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Jeff Farris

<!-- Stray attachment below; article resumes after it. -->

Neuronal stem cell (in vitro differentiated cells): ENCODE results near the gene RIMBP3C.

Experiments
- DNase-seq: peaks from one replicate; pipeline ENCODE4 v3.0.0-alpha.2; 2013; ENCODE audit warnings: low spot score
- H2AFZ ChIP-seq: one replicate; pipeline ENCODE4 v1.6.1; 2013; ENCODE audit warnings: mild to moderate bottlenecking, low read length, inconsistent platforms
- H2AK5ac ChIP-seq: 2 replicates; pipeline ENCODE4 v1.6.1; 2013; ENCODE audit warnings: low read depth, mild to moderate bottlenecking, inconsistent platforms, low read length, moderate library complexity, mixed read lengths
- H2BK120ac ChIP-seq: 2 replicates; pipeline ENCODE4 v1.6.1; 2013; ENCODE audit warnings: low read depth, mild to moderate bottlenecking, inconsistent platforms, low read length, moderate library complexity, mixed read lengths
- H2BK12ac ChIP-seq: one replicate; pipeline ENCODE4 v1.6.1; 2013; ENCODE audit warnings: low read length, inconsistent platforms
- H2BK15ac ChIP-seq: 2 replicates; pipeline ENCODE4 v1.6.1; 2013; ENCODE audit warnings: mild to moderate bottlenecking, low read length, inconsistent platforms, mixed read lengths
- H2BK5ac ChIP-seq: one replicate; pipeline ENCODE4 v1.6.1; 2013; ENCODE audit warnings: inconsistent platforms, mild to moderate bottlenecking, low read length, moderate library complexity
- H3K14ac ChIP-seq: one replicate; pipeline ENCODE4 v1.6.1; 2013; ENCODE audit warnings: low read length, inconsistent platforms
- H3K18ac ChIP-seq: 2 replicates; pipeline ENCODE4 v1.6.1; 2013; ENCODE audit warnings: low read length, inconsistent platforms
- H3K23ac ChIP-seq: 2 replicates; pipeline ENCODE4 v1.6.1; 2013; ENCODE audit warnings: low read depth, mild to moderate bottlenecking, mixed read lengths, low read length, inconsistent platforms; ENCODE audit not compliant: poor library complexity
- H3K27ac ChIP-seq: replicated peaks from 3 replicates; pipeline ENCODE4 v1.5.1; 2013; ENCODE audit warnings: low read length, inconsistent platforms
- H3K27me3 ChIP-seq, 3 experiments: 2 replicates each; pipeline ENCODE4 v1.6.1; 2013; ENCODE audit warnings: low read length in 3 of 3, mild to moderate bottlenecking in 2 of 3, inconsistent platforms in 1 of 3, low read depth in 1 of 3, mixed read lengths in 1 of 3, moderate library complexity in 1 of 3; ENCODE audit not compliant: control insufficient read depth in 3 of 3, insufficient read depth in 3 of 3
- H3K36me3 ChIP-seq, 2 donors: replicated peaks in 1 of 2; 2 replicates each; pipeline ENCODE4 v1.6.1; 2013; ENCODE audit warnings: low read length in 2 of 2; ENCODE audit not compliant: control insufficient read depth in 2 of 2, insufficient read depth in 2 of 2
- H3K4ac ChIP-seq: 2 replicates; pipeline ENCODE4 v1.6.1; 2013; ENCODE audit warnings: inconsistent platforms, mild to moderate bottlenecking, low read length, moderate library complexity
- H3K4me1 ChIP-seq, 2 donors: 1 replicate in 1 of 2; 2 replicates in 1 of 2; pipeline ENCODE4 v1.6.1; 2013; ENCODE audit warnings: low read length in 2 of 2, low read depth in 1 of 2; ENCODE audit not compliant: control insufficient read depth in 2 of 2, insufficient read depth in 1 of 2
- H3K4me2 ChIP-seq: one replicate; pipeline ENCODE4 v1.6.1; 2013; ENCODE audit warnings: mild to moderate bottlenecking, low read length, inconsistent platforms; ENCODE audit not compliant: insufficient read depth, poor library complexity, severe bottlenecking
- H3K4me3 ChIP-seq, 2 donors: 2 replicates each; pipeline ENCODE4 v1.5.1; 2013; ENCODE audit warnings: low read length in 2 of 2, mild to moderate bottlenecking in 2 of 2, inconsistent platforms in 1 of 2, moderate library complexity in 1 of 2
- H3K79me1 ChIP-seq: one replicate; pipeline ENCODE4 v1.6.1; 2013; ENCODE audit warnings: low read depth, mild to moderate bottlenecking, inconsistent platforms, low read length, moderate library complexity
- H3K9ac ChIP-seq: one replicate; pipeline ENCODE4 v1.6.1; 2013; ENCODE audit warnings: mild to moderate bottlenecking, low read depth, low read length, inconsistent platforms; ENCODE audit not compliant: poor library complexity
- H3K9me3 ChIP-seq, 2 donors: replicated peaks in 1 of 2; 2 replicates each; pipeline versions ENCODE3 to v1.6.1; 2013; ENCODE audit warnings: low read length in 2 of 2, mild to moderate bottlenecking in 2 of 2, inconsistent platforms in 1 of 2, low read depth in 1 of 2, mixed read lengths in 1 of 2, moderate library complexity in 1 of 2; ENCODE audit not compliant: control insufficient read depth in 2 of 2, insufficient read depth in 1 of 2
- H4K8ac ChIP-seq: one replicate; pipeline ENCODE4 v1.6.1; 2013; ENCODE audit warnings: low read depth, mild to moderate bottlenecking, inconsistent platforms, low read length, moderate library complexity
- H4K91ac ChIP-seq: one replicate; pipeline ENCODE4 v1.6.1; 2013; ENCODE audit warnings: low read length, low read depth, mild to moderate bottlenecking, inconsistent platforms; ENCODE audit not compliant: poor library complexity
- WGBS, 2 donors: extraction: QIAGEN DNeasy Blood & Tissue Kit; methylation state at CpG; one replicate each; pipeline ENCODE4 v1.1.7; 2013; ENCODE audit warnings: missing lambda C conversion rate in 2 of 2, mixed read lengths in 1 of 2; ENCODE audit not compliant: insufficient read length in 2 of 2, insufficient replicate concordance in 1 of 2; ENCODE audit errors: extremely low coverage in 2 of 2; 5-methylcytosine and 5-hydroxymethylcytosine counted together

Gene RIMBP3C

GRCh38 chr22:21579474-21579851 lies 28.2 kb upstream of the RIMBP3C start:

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For coaches, practice time is a precious opportunity to get players ready for the next game.  For players, practice is an opportunity to spend time with friends and doing what they like doing.  These are not the same goals. To get the most out of their players, coaches have to structure a practice that reaches a compromise between these different goals.  A little fun at the beginning and end of a practice can help kids perform their best when working on stamina or quickness drills in the middle.  Coaches should consider turning some drills into quick competitions among groups of players to help build team chemistry and fun, such as relay races instead of simply running or skating. Dave Tippett, head coach for the Dallas Stars, believes that the best practice from a child's point of view is a scrimmage.  "Kids want to play.  I do the same thing with the Dallas Stars.  At the end of a practice, I'll drop two pucks in the middle of the ice and just let them play." Fun is important at all ages and getting the most from players involves using their personal motivations to accomplish the team goals.  Practice fun goes a long way to building a winning team and makes participation more enjoyable for everyone.
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